Latest posts by Jillian C. York from April, 2009
Cinema and Movies praises Al Jazeera for its excellent documentary on Ahmed el Marzouki, a former prisoner in Tazmamart, and the author of the memoir Tazmamart: Cellule 10.
Last week, a grainy video from 2005 made headlines, shaking up viewers around the globe. The video, first shown on U.S.-based ABC News, showed Sheikh Issa bin Zayed al-Nahyan - brother of UAE's crown prince torturing an Afghan grain farmer, attacking him with a cattle prod then literally pouring salt on his wounds. Jillian C. York brings us reports from the blogosphere.
Morocco has a long relationship with Judaism; during the spread of the Roman empire, a number of Jews settled in what is modern-day Morocco. Over time, relations between Morocco's majority Muslim population and its small Jewish population have ranged from very good to heavily strained. Following the creation of the state of Israel, the vast majority of Morocco's Jews emigrated (approximately 15% of Israeli Jews are in fact of Moroccan descent), however, approximately 7,000 Jews reside in Morocco today. Moroccans are often quick to point out that the king's top adviser, André Azoulay, is Jewish.
Over the past week, a taxi strike across Morocco has left the country nearly immobile. Although Morocco has a decent train system and network of buses, many Moroccans - particularly in rural areas - rely on grande taxis to get from town to town, or to larger towns where they can then catch a bus. Peace Corps volunteers, who make up a large segment of English language blogs from Morocco, were particularly affected, as many of them live in towns that are not accessible by bus.
In March, we caught up with a new crew of “hijabloggers” - women who wear the hijab and blog about it. Such bloggers span the globe, blogging about a wide variety of issues from parenting to fashion to travel to politics. In this post, we will re-visit the “hijablogosphere” to see what's new.
On Friday, Algerian President Abdelaziz Bouteflika was elected for a third term in office, extending his already ten-year tenure. Along with former Prime Minister Abdelaziz Belkhadem, Bouteflika changed the constitution to remove the presidential term limit, a revision that was approved by the Council of Ministers in November 2008. According...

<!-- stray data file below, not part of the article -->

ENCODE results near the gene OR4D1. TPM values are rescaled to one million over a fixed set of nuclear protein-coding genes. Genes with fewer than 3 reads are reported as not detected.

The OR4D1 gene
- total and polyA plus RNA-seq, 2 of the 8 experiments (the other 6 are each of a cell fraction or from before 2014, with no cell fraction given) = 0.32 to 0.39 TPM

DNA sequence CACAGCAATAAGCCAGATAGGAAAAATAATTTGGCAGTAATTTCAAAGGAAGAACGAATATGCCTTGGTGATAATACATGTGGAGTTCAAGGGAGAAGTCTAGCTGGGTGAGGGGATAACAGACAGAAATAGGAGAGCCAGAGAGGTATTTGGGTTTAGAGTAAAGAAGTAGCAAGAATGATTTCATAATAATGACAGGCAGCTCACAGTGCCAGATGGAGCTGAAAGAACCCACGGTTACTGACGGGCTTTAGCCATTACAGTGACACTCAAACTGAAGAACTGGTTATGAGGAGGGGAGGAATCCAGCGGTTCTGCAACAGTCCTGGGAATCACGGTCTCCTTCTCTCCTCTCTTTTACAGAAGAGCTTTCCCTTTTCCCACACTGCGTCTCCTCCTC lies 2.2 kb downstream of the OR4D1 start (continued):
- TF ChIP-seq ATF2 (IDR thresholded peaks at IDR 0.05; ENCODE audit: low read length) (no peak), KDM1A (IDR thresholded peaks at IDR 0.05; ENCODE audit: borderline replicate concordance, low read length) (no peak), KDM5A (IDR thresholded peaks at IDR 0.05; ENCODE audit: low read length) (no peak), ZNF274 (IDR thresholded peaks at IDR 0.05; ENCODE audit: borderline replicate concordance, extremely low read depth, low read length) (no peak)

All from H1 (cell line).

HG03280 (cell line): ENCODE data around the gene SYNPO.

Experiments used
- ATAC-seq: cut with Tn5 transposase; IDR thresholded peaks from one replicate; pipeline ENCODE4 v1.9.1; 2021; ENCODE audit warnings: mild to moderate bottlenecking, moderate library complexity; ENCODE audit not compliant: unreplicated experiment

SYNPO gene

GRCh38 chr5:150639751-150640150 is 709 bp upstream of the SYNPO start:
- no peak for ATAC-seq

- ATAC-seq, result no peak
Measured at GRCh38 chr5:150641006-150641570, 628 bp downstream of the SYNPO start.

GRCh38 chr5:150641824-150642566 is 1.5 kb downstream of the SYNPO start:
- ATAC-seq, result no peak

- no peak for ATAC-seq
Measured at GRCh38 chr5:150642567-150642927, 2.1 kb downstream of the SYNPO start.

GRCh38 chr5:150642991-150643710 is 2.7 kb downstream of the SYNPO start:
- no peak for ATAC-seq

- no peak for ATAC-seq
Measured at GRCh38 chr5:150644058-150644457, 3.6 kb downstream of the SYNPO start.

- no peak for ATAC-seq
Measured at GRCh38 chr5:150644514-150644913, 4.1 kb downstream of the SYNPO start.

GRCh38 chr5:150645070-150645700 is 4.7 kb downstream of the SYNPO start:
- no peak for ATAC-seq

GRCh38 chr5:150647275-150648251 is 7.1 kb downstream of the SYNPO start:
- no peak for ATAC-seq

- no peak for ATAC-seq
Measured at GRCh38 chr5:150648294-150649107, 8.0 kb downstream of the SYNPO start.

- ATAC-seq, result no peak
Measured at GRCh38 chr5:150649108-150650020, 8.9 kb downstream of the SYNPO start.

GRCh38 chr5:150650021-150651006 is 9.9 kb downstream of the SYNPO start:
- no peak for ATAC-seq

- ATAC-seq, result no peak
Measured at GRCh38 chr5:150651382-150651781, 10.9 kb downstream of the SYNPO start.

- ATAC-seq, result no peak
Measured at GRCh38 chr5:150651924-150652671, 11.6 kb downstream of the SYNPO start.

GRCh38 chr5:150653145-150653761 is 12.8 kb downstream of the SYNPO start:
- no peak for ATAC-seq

Last week, Saharawis and Spaniards stood together in solidarity against the berm (”Wall of Shame”) built between Morocco and the Western Sahara, over which Morocco claims sovereignty. The protest, dubbed the International March against the Wall of Shame, resulted in an unconfirmed number of Saharawis injured by landmines. Jillian York shares the story.
The saga of journalist and blogger Laila El-Haddad, who writes at Raising Yousuf and Noor: diary of a Palestinian mother, was covered in detail by Global Voices last week. However, as El-Haddad moved into her 36th hour at the airport and her tweeting and blogging ceased, fans, friends, and readers became concerned. Jillian York picks up from where we left off, and bring us up-to-date with El-Haddad's story, in her own words.
Ibn Kafka remarks [fr] on the fact that, despite long-term disagreements between the two nations, the monarch of Morocco sent a congratulatory telegram to re-elected Algerian president Bouteflika.
Jewish Morocco is a blog in which a traveler to Morocco is tracking his experiences with Jewish sites and Morocco's few Jewish people. The blogger recently traveled to the east of the country for Passover.
The View From Fez announces that a new green party, called the Environment and Sustainable Development Party (Le Parti de l'Environnement et du Développement Durable), has been formed recently in Morocco.
Peace Corps volunteer Duncan of Duncan Goes to Morocco shares his experiences in the big city of Fez and contrasts it with his life in rural Morocco.
A Moroccan About the World Around Him praises fellow Moroccan blogger Laila Lalami‘s first book, Hope and Other Dangerous Pursuits, and encourages readers to seek out her latest, Secret Son.
News For the Mormon Legal Community posts a discussion on the Mormon church's position (or lack thereof) on Internet filtering.